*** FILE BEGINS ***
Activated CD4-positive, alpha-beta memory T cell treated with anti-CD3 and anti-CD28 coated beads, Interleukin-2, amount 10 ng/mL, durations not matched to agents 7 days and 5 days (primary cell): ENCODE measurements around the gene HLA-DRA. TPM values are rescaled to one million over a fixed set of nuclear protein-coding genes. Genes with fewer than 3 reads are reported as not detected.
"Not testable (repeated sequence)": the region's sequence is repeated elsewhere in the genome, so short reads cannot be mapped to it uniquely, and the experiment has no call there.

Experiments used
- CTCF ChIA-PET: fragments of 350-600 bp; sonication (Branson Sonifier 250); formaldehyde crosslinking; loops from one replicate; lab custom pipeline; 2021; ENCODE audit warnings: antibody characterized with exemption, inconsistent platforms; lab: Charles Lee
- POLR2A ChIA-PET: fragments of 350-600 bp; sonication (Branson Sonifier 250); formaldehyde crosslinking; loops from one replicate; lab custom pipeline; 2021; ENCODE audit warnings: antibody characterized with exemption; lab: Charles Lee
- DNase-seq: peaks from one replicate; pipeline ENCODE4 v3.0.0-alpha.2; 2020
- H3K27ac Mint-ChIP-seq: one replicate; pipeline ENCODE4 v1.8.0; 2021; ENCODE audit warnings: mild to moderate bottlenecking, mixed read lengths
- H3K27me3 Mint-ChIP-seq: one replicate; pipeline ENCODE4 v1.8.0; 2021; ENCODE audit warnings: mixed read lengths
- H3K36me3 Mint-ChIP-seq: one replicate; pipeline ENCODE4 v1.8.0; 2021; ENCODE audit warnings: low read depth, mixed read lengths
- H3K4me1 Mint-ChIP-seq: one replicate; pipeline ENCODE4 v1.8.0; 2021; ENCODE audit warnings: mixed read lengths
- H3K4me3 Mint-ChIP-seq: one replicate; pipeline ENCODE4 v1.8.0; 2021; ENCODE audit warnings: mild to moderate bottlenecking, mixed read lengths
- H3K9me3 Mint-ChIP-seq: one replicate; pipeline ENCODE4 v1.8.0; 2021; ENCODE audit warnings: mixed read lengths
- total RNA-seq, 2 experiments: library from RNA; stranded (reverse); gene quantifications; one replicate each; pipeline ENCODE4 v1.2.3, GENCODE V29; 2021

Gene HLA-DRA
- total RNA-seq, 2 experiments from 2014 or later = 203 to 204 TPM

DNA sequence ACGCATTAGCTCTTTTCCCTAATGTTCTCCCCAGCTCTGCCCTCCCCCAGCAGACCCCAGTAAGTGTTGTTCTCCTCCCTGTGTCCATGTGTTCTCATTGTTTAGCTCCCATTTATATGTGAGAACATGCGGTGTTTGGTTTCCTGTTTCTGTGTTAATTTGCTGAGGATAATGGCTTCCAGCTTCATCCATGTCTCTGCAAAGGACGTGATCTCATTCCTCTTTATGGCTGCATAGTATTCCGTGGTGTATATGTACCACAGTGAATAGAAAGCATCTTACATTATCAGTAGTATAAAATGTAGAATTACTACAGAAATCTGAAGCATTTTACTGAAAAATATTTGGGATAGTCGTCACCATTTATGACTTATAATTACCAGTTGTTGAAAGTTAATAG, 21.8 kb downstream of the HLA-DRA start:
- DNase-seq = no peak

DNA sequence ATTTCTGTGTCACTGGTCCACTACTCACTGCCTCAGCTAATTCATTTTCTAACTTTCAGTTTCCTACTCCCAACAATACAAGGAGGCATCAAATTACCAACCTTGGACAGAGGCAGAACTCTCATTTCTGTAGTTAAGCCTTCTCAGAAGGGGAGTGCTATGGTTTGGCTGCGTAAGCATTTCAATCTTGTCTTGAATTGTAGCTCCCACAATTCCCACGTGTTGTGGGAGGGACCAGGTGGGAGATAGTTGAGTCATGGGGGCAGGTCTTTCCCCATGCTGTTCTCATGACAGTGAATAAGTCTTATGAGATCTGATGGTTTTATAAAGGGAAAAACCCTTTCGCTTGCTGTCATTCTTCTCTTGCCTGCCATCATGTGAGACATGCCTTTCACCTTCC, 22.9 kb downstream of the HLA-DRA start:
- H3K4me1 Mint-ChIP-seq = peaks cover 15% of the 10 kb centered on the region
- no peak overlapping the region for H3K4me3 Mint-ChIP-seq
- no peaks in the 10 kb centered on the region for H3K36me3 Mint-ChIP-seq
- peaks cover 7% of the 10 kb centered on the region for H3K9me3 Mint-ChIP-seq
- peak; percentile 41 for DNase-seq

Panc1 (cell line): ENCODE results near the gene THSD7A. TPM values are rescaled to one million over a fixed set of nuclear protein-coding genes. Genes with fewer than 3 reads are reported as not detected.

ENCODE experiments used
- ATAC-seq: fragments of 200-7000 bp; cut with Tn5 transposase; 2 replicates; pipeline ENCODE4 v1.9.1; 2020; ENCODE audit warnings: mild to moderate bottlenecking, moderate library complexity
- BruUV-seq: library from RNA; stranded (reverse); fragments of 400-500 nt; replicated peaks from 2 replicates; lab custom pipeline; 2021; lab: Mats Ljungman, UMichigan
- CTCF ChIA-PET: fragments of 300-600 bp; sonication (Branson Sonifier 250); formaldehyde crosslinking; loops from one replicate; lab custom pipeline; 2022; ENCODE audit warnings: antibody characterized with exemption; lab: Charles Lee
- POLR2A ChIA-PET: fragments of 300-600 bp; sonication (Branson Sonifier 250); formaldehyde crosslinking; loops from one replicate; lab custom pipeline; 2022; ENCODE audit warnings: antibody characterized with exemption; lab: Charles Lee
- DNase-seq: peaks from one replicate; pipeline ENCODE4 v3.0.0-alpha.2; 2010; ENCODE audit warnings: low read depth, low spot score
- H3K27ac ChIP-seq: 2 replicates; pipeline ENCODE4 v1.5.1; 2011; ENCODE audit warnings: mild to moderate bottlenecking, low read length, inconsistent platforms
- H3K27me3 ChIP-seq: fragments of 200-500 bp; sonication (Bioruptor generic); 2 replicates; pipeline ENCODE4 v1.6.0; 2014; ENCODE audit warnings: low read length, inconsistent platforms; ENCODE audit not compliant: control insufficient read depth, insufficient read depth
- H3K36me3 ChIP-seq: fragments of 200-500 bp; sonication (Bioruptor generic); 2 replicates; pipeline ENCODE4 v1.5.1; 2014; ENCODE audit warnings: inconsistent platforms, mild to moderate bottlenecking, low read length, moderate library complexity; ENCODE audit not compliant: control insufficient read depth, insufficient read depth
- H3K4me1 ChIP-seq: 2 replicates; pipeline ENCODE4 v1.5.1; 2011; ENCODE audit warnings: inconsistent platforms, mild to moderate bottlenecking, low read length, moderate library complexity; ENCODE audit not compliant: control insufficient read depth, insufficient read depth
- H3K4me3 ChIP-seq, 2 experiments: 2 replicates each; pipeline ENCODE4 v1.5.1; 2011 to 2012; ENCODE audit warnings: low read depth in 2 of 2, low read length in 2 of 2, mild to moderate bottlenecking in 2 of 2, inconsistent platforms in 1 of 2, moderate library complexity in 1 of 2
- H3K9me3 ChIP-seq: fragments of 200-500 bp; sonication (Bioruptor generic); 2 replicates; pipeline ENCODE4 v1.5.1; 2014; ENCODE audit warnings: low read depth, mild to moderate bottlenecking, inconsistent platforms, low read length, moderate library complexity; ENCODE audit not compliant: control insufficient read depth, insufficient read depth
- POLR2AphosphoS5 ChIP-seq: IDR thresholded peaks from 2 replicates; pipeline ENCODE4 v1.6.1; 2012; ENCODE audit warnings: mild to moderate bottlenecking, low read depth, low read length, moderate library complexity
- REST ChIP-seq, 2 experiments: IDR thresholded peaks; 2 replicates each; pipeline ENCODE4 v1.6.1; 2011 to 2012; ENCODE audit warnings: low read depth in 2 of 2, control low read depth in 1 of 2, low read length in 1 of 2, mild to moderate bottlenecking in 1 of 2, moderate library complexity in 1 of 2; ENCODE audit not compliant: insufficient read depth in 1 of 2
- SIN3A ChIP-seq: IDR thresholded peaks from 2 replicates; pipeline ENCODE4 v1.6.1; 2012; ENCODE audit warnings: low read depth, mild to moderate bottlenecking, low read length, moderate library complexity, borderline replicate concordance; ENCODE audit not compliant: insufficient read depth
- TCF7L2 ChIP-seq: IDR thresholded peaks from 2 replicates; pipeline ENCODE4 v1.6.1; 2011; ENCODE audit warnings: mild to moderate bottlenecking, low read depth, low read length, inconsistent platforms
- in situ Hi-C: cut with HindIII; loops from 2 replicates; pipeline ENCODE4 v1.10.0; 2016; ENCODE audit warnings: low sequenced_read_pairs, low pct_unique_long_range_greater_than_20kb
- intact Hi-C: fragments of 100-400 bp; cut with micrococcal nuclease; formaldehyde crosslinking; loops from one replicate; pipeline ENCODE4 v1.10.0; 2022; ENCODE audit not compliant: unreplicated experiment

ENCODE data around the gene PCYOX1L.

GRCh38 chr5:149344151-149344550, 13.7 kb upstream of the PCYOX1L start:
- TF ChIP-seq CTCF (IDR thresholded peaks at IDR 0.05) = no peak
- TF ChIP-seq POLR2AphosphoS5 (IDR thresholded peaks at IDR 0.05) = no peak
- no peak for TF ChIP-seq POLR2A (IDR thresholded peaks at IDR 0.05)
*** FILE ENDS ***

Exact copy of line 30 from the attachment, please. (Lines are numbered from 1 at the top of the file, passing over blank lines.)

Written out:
- DNase-seq: peaks from one replicate; pipeline ENCODE4 v3.0.0-alpha.2; 2010; ENCODE audit warnings: low read depth, low spot score